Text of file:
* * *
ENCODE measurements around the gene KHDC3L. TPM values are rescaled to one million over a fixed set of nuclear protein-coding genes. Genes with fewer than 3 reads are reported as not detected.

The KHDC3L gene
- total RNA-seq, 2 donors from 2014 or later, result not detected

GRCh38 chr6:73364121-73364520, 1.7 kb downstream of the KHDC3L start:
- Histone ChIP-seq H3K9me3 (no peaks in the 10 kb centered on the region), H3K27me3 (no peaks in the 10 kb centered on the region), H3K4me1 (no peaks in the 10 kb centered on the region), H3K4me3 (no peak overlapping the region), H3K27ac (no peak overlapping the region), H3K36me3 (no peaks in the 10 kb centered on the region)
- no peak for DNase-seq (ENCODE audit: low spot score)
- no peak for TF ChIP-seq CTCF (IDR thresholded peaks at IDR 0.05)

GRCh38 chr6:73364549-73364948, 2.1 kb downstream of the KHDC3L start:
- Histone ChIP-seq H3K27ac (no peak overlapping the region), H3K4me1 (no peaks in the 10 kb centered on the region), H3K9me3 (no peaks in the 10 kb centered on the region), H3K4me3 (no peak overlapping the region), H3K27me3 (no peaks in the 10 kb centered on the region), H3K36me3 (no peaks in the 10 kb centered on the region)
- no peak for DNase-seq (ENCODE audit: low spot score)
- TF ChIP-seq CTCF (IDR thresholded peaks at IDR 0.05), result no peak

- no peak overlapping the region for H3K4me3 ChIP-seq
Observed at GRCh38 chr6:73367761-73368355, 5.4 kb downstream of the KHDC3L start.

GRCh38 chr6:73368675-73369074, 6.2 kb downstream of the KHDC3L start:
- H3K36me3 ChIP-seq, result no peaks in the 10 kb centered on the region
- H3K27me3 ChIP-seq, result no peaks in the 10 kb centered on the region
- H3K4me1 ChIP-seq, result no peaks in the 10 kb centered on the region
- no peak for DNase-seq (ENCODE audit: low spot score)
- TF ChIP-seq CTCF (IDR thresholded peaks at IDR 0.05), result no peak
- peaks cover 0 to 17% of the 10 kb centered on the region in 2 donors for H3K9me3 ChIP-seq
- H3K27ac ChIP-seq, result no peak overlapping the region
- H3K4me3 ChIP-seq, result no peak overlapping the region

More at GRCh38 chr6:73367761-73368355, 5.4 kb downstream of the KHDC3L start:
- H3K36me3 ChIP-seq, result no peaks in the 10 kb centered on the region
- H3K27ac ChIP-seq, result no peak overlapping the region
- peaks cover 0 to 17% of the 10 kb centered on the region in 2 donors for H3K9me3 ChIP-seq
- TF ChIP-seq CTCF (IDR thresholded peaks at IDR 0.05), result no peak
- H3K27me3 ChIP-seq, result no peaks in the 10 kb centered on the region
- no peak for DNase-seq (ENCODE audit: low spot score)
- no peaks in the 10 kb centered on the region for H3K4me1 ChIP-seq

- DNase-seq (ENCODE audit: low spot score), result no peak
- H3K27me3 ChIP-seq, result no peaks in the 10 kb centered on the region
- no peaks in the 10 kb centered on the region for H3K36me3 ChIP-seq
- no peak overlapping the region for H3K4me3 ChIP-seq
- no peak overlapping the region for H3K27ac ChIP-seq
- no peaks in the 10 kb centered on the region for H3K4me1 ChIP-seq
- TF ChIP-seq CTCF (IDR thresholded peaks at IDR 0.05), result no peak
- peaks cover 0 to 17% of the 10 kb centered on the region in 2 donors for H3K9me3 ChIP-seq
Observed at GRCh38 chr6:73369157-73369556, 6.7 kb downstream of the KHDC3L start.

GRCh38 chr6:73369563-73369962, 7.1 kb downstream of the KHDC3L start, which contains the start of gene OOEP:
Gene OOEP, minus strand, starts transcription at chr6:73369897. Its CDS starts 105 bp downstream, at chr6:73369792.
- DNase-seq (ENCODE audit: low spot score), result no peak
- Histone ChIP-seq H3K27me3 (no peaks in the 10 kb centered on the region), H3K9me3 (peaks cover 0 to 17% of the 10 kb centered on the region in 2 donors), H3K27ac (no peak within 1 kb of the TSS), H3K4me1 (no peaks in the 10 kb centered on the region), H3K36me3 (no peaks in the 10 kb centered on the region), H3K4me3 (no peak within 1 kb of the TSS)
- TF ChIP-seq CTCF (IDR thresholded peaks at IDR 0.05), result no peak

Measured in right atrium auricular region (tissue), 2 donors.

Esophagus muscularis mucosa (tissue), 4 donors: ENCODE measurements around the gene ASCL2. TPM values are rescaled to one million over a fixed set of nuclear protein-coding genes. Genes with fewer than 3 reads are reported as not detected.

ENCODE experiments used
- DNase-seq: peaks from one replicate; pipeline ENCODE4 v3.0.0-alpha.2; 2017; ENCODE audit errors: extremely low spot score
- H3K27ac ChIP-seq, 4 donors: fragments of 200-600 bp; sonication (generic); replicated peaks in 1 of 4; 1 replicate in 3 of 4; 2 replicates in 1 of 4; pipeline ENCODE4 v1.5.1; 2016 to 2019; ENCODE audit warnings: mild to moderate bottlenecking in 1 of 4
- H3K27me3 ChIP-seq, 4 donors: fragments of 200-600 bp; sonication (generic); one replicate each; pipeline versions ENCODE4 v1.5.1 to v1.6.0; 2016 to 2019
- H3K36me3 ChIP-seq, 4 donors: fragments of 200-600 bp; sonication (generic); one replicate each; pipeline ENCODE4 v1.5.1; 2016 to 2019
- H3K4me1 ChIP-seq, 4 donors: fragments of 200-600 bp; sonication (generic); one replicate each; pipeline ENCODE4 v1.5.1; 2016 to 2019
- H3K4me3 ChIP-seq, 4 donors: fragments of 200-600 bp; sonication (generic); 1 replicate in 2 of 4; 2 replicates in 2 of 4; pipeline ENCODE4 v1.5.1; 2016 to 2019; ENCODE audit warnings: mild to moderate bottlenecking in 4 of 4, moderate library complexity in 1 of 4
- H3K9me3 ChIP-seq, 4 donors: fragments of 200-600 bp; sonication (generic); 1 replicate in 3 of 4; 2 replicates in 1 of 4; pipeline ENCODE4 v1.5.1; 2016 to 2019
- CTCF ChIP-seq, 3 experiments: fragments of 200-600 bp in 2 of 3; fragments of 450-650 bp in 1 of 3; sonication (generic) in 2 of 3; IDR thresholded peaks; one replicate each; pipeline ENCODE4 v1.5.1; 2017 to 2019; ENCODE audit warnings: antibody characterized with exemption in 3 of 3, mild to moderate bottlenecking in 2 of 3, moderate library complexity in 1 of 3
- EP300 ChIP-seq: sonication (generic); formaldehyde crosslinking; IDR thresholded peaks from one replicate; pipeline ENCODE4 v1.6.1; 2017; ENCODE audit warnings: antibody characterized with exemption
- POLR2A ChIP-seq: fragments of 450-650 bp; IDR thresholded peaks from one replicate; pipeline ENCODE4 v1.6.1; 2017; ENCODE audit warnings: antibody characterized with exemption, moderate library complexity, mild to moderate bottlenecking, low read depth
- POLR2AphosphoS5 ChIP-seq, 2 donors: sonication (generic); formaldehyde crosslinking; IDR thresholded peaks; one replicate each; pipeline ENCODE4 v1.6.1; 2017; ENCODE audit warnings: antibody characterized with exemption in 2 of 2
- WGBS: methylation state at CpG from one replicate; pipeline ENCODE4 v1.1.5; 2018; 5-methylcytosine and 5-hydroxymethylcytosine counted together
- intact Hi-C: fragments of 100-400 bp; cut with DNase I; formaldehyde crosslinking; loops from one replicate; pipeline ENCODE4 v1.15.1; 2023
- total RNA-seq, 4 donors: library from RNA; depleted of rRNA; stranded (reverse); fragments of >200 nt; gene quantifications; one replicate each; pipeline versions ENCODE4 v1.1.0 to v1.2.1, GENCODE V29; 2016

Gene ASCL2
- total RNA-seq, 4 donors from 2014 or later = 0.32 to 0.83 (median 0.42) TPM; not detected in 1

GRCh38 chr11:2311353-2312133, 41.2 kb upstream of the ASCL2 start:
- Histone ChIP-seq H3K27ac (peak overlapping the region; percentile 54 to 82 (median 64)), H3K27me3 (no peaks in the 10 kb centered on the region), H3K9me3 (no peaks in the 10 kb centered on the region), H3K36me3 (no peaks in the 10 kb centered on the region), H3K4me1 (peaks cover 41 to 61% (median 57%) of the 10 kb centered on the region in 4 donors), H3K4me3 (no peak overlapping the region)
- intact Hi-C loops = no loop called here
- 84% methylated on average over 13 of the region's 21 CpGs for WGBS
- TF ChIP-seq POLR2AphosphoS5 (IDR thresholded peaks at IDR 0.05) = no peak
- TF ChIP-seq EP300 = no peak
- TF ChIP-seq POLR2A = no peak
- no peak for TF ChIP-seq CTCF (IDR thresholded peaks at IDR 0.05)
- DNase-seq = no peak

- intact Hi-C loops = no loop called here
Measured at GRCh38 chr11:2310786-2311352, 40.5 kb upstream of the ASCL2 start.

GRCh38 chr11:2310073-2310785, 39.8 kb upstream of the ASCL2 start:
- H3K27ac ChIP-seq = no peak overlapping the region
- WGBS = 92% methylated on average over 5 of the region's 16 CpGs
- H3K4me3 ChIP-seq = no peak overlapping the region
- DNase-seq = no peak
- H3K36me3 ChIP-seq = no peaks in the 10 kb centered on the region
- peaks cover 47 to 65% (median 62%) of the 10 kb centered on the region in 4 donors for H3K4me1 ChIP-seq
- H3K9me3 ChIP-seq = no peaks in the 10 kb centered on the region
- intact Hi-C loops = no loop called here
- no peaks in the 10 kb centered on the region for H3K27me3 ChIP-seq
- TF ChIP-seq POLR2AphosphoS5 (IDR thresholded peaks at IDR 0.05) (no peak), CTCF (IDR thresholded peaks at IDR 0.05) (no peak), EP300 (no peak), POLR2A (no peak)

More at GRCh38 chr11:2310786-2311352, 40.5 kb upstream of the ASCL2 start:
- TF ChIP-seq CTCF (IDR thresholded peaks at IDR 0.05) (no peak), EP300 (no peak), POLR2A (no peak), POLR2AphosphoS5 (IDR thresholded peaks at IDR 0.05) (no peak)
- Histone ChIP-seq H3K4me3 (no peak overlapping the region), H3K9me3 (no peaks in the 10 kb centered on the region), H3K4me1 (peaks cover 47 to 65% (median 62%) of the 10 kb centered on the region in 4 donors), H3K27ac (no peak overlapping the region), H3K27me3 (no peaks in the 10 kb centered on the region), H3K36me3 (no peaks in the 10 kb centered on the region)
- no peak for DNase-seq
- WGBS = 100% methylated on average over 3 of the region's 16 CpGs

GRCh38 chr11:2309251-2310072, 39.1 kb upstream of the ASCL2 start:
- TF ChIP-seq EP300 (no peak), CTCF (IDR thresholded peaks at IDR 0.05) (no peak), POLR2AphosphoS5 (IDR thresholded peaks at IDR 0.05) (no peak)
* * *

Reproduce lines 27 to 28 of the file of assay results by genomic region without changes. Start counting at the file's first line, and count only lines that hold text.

- TF ChIP-seq CTCF (IDR thresholded peaks at IDR 0.05), result no peak
- H3K27me3 ChIP-seq, result no peaks in the 10 kb centered on the region